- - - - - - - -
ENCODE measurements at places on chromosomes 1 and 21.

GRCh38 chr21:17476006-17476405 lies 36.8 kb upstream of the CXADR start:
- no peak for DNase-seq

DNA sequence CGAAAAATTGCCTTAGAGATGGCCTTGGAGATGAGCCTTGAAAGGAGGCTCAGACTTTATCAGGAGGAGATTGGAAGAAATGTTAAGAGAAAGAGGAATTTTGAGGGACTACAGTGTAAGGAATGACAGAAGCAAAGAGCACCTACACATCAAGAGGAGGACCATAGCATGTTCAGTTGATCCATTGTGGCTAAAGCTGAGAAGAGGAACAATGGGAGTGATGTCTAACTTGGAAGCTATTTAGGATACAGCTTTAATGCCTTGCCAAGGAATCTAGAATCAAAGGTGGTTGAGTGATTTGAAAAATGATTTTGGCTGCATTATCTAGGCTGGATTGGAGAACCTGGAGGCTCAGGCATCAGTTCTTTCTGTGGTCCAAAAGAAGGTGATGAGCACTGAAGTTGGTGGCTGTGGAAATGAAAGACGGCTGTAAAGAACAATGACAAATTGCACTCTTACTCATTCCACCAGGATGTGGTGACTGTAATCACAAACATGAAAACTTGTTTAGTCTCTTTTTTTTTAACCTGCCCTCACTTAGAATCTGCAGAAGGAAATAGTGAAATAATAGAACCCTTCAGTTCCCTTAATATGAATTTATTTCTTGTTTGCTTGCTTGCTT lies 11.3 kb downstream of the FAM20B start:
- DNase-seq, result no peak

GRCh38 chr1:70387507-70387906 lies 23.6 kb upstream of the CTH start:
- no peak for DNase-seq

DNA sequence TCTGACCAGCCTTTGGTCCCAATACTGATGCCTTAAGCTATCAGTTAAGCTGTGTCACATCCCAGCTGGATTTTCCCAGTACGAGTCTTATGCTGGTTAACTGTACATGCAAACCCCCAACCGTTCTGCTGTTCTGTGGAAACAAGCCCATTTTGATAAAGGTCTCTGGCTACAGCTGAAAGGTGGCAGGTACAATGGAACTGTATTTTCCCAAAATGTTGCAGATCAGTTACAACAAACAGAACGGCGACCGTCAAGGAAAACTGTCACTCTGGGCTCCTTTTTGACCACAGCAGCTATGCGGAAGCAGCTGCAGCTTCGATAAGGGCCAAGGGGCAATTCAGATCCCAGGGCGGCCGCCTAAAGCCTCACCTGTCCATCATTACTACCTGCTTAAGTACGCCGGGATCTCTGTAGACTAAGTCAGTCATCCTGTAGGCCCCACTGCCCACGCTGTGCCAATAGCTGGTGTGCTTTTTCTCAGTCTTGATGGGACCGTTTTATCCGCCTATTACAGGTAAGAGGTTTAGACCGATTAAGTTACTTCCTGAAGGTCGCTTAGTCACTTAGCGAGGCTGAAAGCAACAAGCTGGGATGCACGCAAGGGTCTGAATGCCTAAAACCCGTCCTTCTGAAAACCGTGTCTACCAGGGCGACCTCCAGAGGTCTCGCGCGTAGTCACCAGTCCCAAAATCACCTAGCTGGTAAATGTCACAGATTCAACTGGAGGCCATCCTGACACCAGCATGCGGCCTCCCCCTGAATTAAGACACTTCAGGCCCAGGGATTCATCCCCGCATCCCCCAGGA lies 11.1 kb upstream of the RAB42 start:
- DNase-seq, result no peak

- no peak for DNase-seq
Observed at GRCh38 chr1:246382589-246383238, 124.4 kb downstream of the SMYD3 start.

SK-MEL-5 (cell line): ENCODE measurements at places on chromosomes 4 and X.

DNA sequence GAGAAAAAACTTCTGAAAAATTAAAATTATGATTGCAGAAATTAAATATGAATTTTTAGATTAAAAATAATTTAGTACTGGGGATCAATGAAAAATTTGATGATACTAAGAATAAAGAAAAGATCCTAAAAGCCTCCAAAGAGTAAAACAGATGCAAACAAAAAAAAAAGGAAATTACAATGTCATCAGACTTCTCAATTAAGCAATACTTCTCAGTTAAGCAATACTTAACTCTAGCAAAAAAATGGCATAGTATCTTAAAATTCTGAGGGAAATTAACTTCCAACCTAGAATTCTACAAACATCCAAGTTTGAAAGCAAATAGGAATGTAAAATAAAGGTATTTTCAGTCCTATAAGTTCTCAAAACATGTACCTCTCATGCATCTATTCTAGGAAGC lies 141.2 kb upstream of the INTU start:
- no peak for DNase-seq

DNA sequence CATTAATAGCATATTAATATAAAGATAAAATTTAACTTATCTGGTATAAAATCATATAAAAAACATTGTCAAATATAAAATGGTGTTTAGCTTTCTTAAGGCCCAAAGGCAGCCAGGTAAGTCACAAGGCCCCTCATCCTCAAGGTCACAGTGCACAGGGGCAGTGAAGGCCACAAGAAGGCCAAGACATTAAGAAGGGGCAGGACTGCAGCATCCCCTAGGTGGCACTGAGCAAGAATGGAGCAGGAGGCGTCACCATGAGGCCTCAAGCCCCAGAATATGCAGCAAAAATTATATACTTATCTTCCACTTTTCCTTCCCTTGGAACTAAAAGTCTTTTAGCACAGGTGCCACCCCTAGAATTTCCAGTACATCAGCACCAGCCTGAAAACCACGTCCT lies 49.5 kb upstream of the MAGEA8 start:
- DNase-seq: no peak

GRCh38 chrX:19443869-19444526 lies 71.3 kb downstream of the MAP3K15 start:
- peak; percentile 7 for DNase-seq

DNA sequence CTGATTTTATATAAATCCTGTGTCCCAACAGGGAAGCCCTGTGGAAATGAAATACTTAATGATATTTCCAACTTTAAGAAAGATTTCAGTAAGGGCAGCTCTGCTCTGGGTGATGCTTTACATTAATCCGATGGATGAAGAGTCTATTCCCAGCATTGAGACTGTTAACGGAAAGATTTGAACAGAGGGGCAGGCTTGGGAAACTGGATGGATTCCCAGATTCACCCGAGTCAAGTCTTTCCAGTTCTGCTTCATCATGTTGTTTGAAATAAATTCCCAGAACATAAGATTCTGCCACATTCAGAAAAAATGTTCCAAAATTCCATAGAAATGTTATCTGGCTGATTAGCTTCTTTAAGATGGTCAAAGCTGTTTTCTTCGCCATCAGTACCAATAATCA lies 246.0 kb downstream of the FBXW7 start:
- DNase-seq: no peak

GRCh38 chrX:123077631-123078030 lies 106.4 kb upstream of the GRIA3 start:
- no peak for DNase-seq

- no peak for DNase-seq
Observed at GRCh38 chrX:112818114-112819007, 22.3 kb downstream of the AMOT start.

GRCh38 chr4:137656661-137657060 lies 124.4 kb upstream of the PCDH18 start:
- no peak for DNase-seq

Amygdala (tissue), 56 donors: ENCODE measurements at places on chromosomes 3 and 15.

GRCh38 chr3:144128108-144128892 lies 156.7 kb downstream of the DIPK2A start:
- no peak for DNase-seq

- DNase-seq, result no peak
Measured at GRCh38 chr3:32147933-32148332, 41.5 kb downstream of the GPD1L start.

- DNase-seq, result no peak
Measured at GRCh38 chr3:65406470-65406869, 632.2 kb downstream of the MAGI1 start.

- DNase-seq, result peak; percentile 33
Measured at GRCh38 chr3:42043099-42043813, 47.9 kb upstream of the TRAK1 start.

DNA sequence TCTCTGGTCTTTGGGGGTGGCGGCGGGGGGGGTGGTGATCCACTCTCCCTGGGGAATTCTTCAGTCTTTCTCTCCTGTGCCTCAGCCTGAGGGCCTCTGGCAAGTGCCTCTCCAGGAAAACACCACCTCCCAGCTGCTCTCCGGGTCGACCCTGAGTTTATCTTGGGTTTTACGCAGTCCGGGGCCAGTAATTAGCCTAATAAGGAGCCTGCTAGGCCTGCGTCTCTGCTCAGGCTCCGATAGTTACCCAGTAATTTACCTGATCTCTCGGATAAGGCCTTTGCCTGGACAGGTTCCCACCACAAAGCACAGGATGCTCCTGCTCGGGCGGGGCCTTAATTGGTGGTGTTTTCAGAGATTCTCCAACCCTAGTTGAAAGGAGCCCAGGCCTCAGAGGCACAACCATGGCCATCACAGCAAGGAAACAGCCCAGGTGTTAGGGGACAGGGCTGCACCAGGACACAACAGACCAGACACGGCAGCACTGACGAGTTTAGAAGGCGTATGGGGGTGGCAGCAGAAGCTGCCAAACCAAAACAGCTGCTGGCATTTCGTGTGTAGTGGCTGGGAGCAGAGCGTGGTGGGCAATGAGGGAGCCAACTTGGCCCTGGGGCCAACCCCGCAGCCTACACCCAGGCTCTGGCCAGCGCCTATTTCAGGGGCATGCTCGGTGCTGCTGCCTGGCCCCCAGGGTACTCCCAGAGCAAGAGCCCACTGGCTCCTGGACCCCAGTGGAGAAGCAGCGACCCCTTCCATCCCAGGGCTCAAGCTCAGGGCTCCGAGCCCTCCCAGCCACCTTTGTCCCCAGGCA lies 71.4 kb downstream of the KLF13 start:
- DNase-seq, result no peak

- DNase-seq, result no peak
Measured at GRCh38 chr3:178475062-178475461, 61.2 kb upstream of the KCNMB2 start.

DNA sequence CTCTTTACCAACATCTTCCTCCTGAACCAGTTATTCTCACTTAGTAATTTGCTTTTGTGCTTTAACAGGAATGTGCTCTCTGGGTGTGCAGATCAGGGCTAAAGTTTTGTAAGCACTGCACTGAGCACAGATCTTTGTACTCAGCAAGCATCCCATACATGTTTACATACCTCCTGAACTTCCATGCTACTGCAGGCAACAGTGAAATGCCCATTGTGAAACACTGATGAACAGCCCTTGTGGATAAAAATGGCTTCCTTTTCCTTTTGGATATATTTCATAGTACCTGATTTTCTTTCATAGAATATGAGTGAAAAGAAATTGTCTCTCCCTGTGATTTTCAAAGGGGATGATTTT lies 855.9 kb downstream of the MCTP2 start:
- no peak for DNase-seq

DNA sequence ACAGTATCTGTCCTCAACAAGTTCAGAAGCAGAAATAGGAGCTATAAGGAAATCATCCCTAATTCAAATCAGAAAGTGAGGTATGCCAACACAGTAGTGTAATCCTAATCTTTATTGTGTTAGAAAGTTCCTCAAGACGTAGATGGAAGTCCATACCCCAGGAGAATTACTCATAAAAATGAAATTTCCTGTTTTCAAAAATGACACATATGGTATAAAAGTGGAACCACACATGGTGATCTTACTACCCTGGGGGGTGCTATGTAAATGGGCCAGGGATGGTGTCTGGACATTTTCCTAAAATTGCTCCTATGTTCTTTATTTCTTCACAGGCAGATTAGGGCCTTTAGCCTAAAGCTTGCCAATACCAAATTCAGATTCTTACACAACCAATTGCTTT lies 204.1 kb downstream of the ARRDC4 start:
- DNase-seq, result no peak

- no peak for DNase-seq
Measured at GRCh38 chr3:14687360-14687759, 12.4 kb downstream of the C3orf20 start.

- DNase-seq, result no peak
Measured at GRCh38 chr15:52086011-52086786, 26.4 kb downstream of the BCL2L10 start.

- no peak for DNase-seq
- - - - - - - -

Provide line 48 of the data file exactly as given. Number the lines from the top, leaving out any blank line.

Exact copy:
- no peak for DNase-seq